The dismissal this week of City Manager Joe Carollo closes out months of tension on the dais in the city of Doral. And if Doral is going to fulfill its potential as a progressive, dynamic city, the regressive bickering and silliness must end.
Front and center was the bad blood among Mr. Carollo, Mayor Luigi Boria and some council members, who voted 3-2 to fire him Monday.
The biting clashes, which began in October during the first attempt to remove Mr. Carollo, made headlines and, unfortunately, have harmed the image of one of the county’s fastest growing cities.
Most everyone shares the blame.
Mr. Carollo has been accused of bullying tactics, while Mr. Boria has rankled many with his heavy-handed my-way-or-the-highway attitude at council meetings — especially Councilwoman Bettina Rodriguez-Aguilera. Monday, after being prevented from speaking on a technicality, she snapped at the mayor: “You think you’re in Venezuela — that’s the problem!” Ms. Rodriguez-Aguilera and Councilwoman Ana Maria Rodriguez voted against firing Carollo.
Actually, there are several problems plaguing the city. Residents are showing signs of fatigue: “If we locked you all in a room for more than an hour, nobody would come out alive,” Richard Glukstad told the council.
To his credit, Mr. Carollo left the city coffers with reserves nearing $40 million. But on his way out the door, he launched a barrage of corruption charges against those who voted for his dismissal, alleging that the mayor has ties to the regime of Venezuela and Vice Mayor Christi Fraga offered to sell her vote in October to fire him.
Ms. Fraga denied the accusation. She called the special meeting to fire Mr. Carollo, saying she was concerned about the number of city officials who have quit in recent months.
All the drama must end for the sake of the 50,000 residents of what should be forward-looking city. It’s home to Carnival, Ryder, Univision and Miami Herald/el Nuevo Herald.
The rebirth can begin on Thursday when a special meeting is convened to discuss the search for a new city manager. Doral leaders must embrace a new day and adopt a new focus, one centered on the needs of residents who are tired of watching their city leaders argue and the corporations that need to be assured that they are doing business in a well-run, stable municipality.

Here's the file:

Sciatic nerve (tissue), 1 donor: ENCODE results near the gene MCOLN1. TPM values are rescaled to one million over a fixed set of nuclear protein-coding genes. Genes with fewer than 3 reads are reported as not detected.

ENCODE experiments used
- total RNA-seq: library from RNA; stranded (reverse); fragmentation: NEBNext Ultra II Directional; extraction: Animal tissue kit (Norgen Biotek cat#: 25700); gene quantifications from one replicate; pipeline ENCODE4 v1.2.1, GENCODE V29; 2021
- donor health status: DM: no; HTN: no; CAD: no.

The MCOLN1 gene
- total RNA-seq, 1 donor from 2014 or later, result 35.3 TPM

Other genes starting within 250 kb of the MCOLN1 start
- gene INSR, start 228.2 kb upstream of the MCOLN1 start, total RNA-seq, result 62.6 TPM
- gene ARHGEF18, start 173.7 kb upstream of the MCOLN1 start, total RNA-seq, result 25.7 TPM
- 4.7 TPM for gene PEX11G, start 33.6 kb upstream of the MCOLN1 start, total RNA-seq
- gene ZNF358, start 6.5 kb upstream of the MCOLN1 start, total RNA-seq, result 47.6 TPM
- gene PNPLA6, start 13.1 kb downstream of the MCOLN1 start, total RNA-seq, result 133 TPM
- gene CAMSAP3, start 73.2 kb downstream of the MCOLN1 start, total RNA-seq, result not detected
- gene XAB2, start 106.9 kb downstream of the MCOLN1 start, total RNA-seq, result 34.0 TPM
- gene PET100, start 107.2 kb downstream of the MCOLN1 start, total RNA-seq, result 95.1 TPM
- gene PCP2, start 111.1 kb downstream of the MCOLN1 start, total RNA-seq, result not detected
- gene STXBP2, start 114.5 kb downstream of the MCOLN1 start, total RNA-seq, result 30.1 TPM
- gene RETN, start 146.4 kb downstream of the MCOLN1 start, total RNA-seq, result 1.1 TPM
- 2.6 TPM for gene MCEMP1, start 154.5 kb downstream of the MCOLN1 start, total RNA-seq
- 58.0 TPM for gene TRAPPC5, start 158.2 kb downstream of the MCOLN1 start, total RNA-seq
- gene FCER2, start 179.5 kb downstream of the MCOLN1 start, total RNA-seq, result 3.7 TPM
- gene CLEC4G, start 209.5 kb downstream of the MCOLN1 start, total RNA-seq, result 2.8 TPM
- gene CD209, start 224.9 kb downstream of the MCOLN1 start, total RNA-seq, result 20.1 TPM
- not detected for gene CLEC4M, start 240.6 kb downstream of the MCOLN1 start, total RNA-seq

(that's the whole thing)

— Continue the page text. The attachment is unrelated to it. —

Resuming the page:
The council must select the right person with the right temperament and credentials for the job, which pays $140,000-plus annually. The city is poised to hit the big time. It’s crucial that it attain a sterling reputation.
Councilwoman Sandra Ruiz is right: The 11-year-old city has hit blanks in selecting a permanent city manager.
One manager, she said, didn’t even attend council meetings, and Mr. Carollo, a former Miami mayor who was hired on the heels of interim manager Merrett Stierheim, was “not properly vetted.”
Public works director Jose Olivo temporarily holds the city manager post. Names are already being bandied about: assistant city managers Albert Childress and Ronda Vangates; former planning and zoning director Nathan Kogon and Mr. Stierheim, a former county manager.
Now, residents of Doral need the mayor and commissioners to act with transparency and commitment to improving the city. Their first bonding project should be to find the right manager.